(Baton Rouge - June 4, 2012) Calling today’s vote by the House of Representatives to fund Gov. Bobby Jindal’s education agenda “the fruit of a poisoned tree,” Louisiana Federation of Teachers President Steve Monaghan said the next stage for this sad saga will be in Louisiana courtrooms.
“From the first day that this sorry scheme was introduced until today’s outrageous and tainted vote, the constitution and the rule of law have been recklessly disregarded,” Monaghan said.
By an extremely narrow 51-49 margin, the House voted to concur on a proposed $3.4 billion Minimum Foundation Program budget. In prior years, the MFP constitutionally and correctly funded public elementary and secondary schools.
But this year’s formula redefines public education to include private and religious schools, virtual online schools, corporate and industry providers, and even higher education institutions.
“Had the law been respected,” Monaghan said, “SCR 99 would have never contradicted the constitution or its stated purpose. And, having done just that, it should have failed today."
Before the vote was taken, Speaker of the House Chuck Kleckley (R-Lake Charles) announced that SCR 99 would prevail if it received the votes of a majority of those present, even though the constitution stipulates that 53 votes would be necessary.
To the consternation of most in the chamber, Speaker Kleckley dismissed complaints by saying that the House has “a long history” of violating the constitution.
“That is just one more outrage added to the list of reasons why these issues will head to court,” Monaghan said.
During debate on the House floor, no member took the stand to defend the resolution except for Rep. Steve Carter (R-Baton Rouge), who chairs the House Education Committee. From the back of the room, however, Gov. Jindal’s lobbyists relentlessly twisted arms to eke out the narrow margin by which the resolution passed.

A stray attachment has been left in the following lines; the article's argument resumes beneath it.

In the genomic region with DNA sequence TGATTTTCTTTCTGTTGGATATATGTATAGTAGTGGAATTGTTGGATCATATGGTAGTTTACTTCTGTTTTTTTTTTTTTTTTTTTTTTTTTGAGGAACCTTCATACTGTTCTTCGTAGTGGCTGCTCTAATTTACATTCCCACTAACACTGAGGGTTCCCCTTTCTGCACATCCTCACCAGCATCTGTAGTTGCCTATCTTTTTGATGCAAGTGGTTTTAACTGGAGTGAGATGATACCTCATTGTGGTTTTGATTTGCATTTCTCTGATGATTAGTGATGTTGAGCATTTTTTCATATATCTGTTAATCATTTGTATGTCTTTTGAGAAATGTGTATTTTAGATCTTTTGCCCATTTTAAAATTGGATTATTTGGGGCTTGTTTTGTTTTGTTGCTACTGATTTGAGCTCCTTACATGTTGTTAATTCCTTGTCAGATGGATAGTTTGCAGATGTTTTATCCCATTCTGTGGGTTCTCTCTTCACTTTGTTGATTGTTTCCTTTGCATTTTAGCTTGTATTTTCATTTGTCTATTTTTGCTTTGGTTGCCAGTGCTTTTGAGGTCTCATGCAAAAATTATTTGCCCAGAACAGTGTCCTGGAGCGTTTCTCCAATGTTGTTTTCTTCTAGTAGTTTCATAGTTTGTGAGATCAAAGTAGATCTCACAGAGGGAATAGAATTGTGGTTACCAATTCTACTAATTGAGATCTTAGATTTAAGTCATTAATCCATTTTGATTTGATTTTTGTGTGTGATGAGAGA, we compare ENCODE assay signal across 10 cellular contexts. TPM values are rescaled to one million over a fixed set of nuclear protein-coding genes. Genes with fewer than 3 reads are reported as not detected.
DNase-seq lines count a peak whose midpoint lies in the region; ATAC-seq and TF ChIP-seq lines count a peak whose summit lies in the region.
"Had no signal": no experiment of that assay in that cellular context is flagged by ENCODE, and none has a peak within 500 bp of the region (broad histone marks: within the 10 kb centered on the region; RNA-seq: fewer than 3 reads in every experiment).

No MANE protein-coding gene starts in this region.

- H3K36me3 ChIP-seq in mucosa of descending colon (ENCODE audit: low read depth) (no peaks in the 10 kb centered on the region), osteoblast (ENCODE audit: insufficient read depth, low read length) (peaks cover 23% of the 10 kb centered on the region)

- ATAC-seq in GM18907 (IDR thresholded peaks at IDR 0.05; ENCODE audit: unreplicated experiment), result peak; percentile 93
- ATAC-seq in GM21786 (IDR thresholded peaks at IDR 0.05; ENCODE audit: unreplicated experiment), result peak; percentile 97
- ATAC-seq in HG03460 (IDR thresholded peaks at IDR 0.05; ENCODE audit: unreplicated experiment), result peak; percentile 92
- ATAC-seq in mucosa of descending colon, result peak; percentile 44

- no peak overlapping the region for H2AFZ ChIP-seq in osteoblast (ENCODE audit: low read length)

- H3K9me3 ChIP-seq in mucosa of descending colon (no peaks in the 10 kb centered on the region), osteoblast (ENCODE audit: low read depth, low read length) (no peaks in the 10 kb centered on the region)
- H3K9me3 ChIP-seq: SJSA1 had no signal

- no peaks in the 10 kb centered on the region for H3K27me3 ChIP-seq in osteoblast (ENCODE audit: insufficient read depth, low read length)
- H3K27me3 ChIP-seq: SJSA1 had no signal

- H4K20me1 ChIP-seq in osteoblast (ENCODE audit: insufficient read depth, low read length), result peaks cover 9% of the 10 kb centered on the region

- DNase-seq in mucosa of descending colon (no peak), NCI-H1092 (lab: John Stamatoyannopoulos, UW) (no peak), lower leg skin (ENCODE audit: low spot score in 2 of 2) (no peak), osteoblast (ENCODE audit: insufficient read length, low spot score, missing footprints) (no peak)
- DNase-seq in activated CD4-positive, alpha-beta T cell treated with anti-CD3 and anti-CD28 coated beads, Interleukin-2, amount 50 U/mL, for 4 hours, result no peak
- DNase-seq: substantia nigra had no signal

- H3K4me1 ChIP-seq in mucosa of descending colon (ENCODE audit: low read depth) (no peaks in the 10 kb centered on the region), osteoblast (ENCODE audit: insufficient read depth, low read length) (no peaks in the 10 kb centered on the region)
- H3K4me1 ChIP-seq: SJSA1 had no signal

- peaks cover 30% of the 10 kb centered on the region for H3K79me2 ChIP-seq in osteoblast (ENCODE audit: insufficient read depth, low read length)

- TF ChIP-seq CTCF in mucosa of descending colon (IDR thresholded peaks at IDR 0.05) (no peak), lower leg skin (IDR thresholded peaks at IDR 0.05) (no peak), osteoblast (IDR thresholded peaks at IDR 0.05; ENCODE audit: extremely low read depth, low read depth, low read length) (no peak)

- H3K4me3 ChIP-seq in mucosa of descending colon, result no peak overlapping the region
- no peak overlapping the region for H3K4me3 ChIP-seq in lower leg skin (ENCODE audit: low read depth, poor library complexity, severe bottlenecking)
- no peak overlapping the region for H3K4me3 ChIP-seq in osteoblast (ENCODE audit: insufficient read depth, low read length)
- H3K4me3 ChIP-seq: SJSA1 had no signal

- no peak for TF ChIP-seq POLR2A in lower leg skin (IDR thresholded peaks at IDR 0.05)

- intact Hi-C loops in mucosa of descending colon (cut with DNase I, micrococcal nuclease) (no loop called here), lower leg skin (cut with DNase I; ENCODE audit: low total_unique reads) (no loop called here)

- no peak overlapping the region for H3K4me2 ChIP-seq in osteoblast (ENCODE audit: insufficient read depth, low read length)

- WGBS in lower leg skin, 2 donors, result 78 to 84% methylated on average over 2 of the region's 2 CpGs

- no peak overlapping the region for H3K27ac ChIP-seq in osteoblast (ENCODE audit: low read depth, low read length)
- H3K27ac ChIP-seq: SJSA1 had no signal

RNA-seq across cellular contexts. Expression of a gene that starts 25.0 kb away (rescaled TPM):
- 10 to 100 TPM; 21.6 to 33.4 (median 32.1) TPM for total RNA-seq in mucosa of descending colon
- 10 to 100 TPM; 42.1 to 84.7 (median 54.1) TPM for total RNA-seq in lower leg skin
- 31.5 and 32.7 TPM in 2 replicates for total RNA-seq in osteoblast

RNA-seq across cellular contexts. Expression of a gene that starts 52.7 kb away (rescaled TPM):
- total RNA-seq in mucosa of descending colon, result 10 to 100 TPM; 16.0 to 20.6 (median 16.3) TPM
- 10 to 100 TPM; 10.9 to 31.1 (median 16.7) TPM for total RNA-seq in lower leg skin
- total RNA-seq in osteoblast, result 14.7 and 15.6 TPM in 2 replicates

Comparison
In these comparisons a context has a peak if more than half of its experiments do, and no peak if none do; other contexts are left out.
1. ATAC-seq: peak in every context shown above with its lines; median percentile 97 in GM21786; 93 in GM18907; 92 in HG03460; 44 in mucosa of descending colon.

Representatives of both parties took the microphone to denounce the proposed MFP.
A defining issue in the debate was the plan to send as much as $8,500 per pupil to religious schools. Those included an Islamic school in Jefferson Parish and several religious schools around the state which have not been fully vetted, lack certified teachers and appropriate equipment, and have no track record of student achievement.
Rep. Sam Jones (D-Franklin) said that he supports religious freedom, but that giving taxpayer money to religious schools resembles a “European model” that led to generations of violent conflict over differences in beliefs.
The closeness of the final vote reflected a deep-seated unease in many members of the House, Monaghan said. In past years, opposition to the formula has been reflected in single-digit votes. For 49 members to stand against the governor’s wishes is unprecedented, he said.